A captive insurance company is a company that shares in the insured risk of its owners and is controlled by its participants, in this case, the owner/members. Participating members both technically own the majority of the company through B-shares (shares do not come with actual value attached to them) and reap the rewards of any annual profits (generally, future savings). Distribution of any annual profits is determined by a Captive Advisory Board. Typically, an Advisory Board decides to lower prices or keep prices stable by directing reserve funds to benefit the owner/members.
Participation is simple. All plan participants become owners. To the establishment of your plan you will sign a Joinder Agreement of the Captive.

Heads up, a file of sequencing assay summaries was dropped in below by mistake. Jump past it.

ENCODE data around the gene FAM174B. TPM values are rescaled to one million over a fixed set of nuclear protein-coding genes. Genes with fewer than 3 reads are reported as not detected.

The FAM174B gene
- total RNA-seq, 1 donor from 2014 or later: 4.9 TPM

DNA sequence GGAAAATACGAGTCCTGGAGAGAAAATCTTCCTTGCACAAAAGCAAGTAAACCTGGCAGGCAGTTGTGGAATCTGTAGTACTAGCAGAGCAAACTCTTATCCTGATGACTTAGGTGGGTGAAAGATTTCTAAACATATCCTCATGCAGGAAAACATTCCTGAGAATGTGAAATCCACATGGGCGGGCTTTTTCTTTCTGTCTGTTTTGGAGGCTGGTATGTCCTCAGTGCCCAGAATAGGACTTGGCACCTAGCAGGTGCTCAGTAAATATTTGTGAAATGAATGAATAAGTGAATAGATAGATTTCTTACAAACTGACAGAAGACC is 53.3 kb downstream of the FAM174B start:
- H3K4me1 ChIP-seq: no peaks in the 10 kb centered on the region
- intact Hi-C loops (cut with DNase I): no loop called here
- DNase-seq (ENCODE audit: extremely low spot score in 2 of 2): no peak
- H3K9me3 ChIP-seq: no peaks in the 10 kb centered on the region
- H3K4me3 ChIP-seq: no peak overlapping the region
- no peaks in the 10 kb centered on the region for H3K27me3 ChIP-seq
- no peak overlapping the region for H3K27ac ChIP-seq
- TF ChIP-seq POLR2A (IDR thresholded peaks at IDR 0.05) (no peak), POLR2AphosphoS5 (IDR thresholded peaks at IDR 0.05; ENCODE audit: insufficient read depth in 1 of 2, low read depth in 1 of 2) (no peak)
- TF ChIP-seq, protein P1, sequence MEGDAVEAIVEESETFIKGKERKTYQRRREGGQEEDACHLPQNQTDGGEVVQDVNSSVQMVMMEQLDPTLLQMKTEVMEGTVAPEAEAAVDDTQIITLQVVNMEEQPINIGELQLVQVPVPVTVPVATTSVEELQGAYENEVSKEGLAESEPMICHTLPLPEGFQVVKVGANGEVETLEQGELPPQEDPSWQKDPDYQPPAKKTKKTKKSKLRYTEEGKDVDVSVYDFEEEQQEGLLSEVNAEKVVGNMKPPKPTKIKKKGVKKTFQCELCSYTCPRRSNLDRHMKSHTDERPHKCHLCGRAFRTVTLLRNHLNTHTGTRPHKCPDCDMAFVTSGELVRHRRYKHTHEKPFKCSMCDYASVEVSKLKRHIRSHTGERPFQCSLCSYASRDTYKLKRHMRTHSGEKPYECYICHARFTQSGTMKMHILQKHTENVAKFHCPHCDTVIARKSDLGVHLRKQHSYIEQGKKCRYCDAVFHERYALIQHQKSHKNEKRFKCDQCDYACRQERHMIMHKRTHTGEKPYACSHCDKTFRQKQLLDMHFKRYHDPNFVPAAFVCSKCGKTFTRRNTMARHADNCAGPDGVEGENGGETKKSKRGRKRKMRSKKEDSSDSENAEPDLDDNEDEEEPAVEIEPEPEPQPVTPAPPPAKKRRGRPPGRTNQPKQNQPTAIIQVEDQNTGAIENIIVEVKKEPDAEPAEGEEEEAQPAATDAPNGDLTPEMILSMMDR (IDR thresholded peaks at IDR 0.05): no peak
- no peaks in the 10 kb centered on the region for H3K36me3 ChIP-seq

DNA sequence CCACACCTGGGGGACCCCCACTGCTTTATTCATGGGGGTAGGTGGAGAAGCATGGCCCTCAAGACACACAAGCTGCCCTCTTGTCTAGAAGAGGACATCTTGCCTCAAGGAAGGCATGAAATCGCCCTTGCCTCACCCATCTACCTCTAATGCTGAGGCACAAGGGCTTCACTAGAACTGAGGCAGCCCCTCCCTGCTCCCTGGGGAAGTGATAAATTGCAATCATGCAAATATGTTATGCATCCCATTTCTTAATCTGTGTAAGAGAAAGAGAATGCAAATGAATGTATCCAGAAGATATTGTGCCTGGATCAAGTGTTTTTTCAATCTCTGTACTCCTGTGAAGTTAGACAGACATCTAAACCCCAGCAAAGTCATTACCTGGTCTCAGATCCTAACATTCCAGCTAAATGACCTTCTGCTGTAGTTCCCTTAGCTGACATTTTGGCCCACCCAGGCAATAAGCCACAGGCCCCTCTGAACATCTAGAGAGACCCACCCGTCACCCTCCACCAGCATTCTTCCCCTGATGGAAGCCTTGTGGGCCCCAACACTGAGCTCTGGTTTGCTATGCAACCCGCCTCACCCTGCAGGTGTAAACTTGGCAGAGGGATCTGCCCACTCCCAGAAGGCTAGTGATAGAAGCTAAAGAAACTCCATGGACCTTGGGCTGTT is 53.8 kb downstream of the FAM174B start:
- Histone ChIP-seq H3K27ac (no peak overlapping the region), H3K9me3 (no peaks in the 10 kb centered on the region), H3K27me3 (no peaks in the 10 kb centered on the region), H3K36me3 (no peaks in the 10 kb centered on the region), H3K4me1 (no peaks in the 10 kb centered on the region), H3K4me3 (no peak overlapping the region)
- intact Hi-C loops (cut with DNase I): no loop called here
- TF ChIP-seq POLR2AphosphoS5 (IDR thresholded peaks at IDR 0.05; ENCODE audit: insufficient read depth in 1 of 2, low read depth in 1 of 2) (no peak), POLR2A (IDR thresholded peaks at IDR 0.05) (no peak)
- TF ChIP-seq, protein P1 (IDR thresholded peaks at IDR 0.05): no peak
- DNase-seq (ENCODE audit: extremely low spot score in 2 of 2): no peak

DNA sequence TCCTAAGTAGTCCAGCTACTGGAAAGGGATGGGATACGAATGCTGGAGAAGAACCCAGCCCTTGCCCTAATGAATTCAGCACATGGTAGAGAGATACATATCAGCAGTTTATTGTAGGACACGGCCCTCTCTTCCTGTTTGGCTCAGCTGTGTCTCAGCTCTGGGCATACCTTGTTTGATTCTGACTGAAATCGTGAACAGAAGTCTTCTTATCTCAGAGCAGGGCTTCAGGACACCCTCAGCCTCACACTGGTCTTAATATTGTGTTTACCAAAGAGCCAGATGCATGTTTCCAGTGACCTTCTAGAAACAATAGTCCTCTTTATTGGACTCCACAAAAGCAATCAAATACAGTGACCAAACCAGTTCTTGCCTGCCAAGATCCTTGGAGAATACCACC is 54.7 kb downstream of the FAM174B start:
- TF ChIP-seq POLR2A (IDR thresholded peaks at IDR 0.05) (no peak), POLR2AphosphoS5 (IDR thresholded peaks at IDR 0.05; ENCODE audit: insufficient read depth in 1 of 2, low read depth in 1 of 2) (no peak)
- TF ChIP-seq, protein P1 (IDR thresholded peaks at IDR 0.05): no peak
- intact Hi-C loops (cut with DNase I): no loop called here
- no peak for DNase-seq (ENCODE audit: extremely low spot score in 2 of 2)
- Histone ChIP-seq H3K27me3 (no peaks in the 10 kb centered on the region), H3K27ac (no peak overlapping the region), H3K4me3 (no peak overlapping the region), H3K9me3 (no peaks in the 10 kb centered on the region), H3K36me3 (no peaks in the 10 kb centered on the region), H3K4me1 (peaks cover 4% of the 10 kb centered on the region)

The role of the Advisory Board is to be the voice of the owner/members and to represent their interests. The Advisory Board will review annual audits and have access into captive financials. The Advisory Board will also make decisions on how to manage annual profits of the captive, such as allowing them to build and grow in a reserve fund, or to apply them to reduce or stabilize monthly costs.
A reserve fund is money that accumulates from any profits realized. Funds grow when medical costs are lower than the amount taken in from members/owners. The monthly payments collected from each member should cover 100% of anticipated claims. Therefore, if claims are only 80% for the year, the captive would keep the remaining 20% for a reserve fund, or other purposes, as decided by the Advisors Board.